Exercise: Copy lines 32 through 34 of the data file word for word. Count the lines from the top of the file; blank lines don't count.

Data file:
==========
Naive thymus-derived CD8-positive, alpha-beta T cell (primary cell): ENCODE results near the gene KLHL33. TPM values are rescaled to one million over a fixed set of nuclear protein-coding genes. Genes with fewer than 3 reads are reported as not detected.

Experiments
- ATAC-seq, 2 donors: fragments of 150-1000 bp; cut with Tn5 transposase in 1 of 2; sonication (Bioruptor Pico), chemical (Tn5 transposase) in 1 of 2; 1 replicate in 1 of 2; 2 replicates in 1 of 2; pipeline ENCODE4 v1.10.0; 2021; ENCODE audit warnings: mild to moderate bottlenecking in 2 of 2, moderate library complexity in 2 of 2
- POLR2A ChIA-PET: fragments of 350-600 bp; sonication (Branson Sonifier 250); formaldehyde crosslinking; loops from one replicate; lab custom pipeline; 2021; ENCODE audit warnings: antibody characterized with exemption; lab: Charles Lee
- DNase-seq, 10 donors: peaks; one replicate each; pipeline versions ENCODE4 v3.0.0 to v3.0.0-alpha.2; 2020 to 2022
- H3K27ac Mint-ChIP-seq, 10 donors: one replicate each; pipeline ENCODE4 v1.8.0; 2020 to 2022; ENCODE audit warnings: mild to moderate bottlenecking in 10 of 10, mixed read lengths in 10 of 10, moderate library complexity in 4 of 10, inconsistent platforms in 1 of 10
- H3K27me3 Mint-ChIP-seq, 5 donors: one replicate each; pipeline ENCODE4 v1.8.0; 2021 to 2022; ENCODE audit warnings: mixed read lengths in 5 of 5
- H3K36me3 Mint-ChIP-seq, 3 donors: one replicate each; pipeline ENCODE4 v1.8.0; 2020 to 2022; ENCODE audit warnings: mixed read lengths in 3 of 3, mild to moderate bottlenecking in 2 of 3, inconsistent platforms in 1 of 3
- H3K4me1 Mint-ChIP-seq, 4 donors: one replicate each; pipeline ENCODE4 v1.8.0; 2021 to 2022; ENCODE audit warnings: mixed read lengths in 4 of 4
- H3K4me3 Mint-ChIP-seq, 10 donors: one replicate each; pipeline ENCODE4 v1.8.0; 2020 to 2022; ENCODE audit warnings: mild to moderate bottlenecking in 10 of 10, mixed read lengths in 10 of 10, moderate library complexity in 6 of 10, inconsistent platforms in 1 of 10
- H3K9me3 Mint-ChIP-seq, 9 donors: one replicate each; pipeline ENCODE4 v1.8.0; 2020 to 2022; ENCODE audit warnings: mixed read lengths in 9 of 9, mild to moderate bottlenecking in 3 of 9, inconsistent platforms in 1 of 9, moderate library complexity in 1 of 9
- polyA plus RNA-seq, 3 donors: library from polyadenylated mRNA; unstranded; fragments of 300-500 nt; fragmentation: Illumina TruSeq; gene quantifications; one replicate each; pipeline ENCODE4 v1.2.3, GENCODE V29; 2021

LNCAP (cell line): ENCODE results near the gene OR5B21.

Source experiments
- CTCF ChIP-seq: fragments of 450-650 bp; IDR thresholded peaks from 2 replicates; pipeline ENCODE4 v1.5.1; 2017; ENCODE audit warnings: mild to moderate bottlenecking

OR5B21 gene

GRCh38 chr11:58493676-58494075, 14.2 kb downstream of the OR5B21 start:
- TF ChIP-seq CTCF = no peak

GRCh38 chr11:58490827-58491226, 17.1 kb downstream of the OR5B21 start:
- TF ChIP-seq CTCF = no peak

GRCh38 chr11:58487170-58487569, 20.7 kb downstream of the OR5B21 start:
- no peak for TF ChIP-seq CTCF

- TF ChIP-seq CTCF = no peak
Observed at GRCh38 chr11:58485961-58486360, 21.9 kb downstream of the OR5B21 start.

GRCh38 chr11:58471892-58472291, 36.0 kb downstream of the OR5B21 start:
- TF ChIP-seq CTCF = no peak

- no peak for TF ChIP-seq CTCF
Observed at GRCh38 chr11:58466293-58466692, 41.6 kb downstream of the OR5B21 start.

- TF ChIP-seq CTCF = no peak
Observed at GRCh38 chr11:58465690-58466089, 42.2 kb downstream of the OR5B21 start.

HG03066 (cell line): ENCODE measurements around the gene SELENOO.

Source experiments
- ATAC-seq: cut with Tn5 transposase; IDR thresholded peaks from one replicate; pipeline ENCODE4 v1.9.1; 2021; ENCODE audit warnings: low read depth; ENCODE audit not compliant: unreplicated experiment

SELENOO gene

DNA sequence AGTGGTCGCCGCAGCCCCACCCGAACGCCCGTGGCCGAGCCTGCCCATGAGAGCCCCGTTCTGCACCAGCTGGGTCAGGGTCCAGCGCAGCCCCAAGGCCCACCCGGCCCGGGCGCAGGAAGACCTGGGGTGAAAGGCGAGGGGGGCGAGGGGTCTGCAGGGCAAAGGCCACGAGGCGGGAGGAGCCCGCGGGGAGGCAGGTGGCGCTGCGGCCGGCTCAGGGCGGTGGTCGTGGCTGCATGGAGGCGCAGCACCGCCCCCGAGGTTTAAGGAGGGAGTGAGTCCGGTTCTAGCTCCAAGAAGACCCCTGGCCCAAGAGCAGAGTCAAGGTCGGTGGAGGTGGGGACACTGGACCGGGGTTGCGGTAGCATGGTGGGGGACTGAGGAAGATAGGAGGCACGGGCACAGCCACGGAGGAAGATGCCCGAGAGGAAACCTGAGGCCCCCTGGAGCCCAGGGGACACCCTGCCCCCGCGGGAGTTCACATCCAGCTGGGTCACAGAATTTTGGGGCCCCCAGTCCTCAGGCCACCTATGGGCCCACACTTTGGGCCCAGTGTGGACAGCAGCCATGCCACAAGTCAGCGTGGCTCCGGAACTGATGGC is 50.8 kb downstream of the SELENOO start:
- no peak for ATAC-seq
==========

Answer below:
Source experiments
- ATAC-seq: cut with Tn5 transposase; IDR thresholded peaks from one replicate; pipeline ENCODE4 v1.9.1; 2021; ENCODE audit warnings: low read depth; ENCODE audit not compliant: unreplicated experiment

SELENOO gene